Saturday, December 12, 2009

First Week with a DSLR: Part 6

Experiment Results (Part 2)
Read about the experiment here.

I took these pictures of our mixer with our  Nikon D40 and  Nikon 35mm f/1.8 DX Lens. I used the mixer so I could get some consistent movement to provide a good example, not because these are compelling pictures. I did the whole experiment, but I'm only showing you three examples-the two extremes, and one in the middle.

In these pictures, we can see something similar to what I talked about in Part 1 of the results. If you look at the lights on our Christmas tree in the background, you can notice the difference in blurriness when comparing the pictures. As I said last time, this is a result of the changing aperture (the number next to the "f" in your viewfinder.)

Obviously, there is something else happening in these pictures because of the movement. As the settings change, the spinning hook looks substantially different. This is a result of the shutter speed (the changing number not next to the "f".) Here is the hook close up:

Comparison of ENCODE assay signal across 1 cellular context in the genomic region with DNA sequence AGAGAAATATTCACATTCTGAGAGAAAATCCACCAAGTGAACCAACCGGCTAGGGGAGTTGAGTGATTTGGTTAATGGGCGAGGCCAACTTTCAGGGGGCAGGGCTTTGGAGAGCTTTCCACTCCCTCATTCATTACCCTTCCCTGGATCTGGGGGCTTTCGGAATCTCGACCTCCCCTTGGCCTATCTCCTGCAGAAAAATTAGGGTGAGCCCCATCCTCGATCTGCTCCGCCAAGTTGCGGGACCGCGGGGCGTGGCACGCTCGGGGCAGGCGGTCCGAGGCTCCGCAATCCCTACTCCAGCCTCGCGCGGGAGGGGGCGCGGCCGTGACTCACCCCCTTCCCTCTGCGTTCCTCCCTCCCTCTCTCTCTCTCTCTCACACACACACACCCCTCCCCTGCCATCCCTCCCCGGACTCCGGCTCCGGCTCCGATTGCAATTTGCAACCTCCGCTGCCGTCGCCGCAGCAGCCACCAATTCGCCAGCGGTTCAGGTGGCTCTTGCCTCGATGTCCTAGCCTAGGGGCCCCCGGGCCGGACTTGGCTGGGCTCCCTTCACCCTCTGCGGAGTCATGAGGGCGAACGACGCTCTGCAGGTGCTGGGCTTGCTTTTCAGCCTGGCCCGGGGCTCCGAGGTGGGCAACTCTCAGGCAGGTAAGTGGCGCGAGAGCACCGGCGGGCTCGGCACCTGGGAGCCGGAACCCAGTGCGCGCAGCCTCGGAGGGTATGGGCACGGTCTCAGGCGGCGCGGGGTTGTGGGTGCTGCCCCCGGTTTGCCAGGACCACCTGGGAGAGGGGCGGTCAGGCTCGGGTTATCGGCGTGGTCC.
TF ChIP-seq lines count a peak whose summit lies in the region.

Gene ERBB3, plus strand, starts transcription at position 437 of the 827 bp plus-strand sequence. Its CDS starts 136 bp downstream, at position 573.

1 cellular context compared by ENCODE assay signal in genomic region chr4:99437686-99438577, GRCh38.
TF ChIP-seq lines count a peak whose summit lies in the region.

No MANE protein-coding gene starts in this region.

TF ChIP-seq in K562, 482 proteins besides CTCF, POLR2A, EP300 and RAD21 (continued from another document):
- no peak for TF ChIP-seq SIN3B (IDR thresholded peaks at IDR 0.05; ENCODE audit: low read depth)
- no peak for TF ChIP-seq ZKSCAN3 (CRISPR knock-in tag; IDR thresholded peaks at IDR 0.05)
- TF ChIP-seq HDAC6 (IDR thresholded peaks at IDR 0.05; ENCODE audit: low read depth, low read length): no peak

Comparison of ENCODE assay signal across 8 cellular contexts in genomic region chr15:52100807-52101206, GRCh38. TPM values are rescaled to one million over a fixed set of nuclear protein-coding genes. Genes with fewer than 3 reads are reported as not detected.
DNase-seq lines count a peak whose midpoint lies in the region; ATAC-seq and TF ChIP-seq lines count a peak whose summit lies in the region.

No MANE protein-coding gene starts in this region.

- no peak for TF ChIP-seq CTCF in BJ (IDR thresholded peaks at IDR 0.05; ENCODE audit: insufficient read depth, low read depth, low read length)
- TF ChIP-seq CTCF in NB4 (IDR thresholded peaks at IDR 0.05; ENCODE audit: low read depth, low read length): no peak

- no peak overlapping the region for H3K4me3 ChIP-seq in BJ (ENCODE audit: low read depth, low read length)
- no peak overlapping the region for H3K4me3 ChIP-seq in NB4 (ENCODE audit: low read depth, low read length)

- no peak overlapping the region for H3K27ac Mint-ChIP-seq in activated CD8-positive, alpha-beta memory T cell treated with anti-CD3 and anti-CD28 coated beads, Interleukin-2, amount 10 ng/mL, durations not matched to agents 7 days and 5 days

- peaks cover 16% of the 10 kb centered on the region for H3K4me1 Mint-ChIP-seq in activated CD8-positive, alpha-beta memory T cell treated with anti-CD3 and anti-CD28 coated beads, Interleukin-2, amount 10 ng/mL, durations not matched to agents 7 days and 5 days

So what can we learn here? If there is something moving in your picture, you can change the way it looks by controlling your shutter speed. If you want to "freeze" the action, use a larger number, if you want a motion blur, use a smaller number. But that's not all that happens. Tomorrow, we'll consider another way shutter speed affects out pictures.